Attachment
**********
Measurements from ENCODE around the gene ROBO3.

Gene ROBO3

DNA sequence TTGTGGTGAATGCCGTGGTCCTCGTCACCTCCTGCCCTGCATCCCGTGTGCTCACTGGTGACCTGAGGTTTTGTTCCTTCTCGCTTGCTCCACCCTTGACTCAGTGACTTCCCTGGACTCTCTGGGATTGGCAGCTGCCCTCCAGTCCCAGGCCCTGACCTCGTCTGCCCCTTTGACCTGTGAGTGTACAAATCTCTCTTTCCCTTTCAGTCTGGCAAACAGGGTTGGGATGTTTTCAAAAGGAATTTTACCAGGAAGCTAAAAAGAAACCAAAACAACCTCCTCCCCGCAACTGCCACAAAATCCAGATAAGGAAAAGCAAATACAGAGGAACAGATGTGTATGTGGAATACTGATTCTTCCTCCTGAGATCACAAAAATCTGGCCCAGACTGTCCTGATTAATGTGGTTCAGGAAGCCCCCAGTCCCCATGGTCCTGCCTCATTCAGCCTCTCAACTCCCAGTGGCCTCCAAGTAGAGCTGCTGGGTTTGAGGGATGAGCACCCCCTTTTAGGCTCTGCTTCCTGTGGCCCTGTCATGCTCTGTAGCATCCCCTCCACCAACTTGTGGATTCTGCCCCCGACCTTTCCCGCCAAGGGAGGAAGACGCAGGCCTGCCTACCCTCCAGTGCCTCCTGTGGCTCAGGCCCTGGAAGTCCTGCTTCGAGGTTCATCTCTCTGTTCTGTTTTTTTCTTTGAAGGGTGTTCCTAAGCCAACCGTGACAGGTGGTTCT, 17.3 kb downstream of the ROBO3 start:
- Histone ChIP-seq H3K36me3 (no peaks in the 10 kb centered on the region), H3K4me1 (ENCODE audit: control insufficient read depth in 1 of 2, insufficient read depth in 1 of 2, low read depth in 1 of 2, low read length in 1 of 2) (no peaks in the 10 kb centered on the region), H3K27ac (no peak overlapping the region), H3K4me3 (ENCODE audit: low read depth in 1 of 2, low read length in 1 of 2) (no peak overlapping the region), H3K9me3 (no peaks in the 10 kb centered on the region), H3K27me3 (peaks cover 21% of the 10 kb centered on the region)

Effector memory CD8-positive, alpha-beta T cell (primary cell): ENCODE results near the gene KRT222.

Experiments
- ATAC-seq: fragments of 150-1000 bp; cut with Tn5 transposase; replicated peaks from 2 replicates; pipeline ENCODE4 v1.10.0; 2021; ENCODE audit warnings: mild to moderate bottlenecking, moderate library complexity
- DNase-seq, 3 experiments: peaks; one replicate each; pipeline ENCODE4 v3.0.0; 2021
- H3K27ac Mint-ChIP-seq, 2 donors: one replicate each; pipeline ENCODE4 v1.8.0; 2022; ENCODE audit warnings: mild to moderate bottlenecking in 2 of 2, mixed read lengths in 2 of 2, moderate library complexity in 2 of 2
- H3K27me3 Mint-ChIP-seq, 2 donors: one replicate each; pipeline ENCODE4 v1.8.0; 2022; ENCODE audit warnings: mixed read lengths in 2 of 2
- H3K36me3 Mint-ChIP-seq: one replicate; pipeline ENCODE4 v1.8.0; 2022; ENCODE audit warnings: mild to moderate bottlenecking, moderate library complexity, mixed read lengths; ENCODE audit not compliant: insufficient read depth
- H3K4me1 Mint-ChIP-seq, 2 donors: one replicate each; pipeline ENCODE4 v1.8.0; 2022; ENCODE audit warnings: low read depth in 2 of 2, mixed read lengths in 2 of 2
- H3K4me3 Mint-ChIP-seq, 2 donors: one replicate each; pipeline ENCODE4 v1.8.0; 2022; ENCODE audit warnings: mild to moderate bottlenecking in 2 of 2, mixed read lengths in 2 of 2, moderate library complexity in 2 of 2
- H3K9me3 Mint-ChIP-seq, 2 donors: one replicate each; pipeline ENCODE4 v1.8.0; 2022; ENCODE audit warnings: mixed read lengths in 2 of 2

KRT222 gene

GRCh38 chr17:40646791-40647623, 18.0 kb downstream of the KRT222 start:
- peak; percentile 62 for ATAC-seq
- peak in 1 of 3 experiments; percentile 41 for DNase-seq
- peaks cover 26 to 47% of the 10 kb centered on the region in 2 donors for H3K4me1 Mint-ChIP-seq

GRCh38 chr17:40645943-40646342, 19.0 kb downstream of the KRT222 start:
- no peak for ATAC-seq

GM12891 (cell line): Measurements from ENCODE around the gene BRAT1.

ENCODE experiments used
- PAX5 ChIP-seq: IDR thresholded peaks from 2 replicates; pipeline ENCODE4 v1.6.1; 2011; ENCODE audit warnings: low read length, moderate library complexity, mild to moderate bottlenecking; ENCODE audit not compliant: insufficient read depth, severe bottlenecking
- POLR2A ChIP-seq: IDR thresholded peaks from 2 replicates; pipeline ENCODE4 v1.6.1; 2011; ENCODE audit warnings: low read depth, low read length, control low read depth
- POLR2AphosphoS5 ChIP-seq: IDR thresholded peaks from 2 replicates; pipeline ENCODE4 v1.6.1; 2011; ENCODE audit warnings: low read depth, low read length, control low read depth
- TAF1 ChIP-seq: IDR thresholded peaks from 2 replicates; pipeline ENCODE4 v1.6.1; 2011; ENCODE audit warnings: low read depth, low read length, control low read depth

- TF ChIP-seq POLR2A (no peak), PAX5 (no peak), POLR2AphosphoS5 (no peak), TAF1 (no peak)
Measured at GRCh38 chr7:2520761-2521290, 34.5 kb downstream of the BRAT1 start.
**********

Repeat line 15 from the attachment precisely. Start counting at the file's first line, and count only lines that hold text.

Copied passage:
KRT222 gene